Public Assets Institute > Policy Areas > Family Economic Security > Vermont leads the nation in pay parity

Vermont leads the nation in pay parity

Vermont should celebrate the recent announcement that the gap in earnings between men and women was the smallest in the country in 2019. According to a study by the National Women’s Law Center, the typical female Vermont worker earned about 91 cents for every $1 earned by the typical male worker.

The gap closed, in part, because median earnings for women working full time year round rose 5.6 percent from the previous year. That was the good news. The bad news was that median earnings for men fell a little more than 1 percent. 

The new study did not include information about race. However, other available U.S. Census data show that from 2015 to 2019 a typical nonwhite female worker in Vermont earned in salary and wages 78 cents for every dollar earned by a male worker (this category includes men of all races). To close these gaps, women’s earnings will need to rise faster than men’s, and earnings for women of color faster still. People earn different amounts, but those differences should not be determined by race or gender.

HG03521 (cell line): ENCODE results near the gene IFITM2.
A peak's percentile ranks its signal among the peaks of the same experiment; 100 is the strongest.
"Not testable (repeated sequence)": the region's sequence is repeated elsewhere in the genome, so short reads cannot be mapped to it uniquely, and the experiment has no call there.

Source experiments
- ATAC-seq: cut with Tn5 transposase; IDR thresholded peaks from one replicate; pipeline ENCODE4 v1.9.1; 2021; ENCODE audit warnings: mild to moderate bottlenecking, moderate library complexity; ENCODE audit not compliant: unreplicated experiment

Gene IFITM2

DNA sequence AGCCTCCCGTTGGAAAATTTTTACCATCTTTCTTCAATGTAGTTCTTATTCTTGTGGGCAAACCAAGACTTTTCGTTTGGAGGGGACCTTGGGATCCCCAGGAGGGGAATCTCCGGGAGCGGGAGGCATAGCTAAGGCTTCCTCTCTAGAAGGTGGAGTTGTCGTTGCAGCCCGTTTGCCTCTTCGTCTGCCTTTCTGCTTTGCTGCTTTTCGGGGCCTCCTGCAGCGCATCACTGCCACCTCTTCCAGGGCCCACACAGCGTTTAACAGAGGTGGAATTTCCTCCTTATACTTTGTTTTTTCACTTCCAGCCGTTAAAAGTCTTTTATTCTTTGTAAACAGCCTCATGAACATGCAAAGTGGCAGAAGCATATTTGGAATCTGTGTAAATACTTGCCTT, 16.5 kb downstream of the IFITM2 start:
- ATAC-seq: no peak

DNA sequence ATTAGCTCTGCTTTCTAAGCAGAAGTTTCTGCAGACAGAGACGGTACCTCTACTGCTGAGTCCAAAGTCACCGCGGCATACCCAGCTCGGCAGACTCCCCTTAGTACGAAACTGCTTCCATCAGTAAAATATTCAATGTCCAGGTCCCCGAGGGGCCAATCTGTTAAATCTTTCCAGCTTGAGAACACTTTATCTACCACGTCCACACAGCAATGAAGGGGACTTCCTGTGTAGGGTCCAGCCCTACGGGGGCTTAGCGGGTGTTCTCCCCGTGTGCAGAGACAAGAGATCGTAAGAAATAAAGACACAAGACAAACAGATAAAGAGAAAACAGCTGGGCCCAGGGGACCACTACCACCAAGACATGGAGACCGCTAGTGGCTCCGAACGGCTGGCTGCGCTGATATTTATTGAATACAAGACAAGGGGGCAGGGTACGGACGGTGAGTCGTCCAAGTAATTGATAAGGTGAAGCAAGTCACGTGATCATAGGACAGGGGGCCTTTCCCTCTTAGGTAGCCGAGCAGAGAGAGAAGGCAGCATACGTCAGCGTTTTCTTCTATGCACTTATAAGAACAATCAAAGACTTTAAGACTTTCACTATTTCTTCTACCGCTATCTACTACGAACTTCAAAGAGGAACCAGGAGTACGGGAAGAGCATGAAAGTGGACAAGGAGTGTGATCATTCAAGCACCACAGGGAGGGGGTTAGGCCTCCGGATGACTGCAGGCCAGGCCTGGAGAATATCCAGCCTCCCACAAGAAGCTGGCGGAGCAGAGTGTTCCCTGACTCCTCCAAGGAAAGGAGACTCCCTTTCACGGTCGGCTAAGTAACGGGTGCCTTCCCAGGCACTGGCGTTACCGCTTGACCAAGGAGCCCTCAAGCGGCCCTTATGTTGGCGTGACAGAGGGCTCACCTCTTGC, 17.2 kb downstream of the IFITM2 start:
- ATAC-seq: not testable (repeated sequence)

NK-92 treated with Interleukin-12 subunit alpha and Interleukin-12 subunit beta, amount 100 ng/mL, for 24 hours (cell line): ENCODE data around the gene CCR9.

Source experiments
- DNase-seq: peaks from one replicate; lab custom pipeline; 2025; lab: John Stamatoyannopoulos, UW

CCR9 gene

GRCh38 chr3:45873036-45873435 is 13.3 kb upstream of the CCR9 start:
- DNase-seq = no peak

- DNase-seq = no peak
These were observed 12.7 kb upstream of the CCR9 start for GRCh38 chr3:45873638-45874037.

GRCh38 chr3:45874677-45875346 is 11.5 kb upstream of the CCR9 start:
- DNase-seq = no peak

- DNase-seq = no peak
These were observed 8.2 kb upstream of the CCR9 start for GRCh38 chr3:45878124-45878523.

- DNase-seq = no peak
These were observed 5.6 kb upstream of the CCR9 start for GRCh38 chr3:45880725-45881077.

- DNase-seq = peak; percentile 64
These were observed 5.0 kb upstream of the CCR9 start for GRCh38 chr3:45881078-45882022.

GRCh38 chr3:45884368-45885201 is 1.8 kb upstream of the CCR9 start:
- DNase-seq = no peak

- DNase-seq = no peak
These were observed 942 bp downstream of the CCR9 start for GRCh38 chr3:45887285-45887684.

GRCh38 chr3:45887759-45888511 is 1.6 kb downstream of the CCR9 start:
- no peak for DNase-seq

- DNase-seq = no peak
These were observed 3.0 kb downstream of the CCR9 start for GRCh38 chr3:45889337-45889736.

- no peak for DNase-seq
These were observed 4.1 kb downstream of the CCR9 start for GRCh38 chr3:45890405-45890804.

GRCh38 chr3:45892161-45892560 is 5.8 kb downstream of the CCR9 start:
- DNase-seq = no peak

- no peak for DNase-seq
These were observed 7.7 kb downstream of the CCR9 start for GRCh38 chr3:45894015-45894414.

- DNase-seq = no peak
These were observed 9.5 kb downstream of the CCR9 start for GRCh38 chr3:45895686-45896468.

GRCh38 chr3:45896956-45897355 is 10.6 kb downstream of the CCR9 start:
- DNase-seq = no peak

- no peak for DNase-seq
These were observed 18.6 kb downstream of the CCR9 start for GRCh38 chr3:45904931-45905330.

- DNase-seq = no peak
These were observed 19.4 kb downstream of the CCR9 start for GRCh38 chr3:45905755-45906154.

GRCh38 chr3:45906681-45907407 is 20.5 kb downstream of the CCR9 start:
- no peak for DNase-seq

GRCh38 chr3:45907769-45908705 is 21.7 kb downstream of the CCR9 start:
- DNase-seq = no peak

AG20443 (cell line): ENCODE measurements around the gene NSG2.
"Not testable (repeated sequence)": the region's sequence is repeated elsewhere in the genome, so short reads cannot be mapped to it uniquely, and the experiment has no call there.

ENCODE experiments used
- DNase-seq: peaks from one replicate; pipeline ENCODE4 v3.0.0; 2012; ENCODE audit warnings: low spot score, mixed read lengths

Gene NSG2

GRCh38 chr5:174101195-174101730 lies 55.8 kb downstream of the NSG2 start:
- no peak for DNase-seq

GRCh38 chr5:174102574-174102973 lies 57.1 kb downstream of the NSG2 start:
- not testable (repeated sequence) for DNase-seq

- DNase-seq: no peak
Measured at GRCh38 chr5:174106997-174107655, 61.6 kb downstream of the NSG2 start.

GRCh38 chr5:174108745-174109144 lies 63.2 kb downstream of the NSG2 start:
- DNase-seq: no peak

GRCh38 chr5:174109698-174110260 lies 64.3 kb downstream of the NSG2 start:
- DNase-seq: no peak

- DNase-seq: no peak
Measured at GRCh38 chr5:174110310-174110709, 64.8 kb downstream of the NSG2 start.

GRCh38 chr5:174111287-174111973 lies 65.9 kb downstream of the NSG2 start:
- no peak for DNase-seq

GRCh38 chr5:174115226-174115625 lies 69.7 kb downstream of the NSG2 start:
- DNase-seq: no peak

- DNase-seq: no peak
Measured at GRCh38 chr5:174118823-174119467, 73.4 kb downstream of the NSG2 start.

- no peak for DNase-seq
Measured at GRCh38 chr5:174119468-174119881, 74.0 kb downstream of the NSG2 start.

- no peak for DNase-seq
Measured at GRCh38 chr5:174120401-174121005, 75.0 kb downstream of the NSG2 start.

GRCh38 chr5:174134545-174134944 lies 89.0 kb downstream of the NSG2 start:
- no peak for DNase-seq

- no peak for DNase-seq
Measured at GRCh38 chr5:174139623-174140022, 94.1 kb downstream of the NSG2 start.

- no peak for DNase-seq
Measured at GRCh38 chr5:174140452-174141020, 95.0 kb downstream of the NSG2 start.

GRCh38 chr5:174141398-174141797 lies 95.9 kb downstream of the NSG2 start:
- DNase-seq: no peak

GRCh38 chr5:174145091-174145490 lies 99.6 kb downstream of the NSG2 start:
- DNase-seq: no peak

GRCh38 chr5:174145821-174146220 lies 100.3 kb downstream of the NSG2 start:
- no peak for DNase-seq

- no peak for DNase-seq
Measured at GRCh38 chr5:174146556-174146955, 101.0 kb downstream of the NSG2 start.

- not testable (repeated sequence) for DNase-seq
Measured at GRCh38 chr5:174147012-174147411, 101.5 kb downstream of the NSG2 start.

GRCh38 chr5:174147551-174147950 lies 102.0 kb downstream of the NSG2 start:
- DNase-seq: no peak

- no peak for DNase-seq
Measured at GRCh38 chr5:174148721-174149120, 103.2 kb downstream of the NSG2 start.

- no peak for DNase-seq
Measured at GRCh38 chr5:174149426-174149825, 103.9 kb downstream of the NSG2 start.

In June 315,611 Vermonters were working or available to work, an increase of about 2,800 since April. Those looking for work—unemployed workers—drove a quarter of the increase, a likely sign of rising confidence in the economy. But there is still room to grow to get back to pre-pandemic levels. The labor force is down by about 28,000 workers compared with January 2020.





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